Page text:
Cyber Awareness Bulletin
The following cyber awareness bulletin was issued
by the State of Alaska. The information may or may not be applicable to
the general public and accordingly, the State does not warrant its use
for any specific purposes.
Worms are parasitic computer programs that self-replicate and spread, but unlike viruses, do not infect host program files. They are independent pieces of code that exploit known system vulnerabilities and often run malicious payloads - without the need for a user to activate them. A worm can be programmed to replicate itself multiple times on the same computer, or can send itself to other computers via the Internet. Worms often spread via IRC.
Worms differ from viruses in that they do not require user action in order to activate. A worm will self-replicate and spread without a user clicking on an infected file, visiting a malicious "drive-by" web site, or anything else. Consequently, they are often able to spread faster than viruses. The SQL Slammer worm, released on January 25, 2003, was able to spread across the world in 11 minutes.
Worms often use parts of an operating system that are automatic and usually invisible to the user. It is common for worms to be noticed only when their uncontrolled replication consumes system resources, slowing or halting other tasks. Frequently the malicious payload of a worm will only be activated when certain conditions are met - like a specific date or time. The MSBlaster worm, for example, was designed so that infected computers would launch a Distributed Denial of Service attack against Microsoft on August 16, 2003.
Worm Detection and Prevention Tips
If you don't already have virus protection software on your machine, you should.
Anti-virus software will detect and remove malicious worm infections. If
you're a home or individual user, you should install the latest anti-virus
software for your personal computer. If you're on a network, check with your network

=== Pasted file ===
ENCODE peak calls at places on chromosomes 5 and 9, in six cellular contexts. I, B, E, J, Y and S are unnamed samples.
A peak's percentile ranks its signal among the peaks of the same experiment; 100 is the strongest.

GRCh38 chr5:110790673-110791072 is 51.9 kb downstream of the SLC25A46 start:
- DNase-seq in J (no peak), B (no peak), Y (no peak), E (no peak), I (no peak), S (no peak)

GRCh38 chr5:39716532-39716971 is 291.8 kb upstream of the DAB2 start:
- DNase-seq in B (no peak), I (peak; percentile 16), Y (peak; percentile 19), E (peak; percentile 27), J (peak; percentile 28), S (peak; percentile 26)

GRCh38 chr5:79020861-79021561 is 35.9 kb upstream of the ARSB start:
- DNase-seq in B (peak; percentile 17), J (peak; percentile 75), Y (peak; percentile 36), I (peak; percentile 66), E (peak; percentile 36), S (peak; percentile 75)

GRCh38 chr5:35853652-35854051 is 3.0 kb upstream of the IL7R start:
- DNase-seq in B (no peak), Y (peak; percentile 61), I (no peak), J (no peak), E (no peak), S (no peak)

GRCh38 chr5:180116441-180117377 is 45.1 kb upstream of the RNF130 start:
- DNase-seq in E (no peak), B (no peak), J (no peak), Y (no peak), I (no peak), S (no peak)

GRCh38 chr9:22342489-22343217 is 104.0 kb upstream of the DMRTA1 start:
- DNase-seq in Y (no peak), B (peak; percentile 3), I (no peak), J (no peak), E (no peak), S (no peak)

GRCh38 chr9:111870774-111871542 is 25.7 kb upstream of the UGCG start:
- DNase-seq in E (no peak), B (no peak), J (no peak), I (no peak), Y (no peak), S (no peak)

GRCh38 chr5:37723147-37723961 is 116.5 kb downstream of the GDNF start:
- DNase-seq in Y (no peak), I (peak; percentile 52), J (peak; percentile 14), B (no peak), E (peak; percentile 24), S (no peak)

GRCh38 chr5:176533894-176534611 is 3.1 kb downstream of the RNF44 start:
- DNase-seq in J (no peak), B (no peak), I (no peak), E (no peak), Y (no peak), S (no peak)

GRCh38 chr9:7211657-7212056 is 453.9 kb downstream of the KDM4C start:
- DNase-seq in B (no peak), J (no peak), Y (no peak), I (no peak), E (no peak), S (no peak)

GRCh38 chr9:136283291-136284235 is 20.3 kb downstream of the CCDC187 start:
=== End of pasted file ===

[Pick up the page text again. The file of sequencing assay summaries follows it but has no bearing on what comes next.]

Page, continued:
Scan your system regularly.
If you're loading anti-virus software for the first time, it's a good idea to let it scan your entire system. Often the anti-virus program can be set to scan each time the computer is rebooted or on a periodic schedule. Some will scan in the background ("real time") while you are connected to the Internet. Make it a regular habit to scan for viruses and worms.
Keep your system patched.
In order for worms to spread, they must exploit existing software vulnerabilities. Often times, vendors release patches for these vulnerabilities months before a worm is created that exploits them. The patch that would have protected users against SQL Slammer was released six months
before the worm was unleased to the Internet.
There are new malware and security alerts almost every day. Keep up-to-date on breaking worms and solutions. Furthermore, you can go to the State of Alaska Security Advisory web pages
for up-to-date cyber alerts within Alaska State government.
Update your anti-virus software.
Now that you have virus protection software installed, make sure it's up to date. Most anti-virus programs have a feature that will automatically link to the Internet and add new virus detection definitions whenever the software vendor discovers a new threat.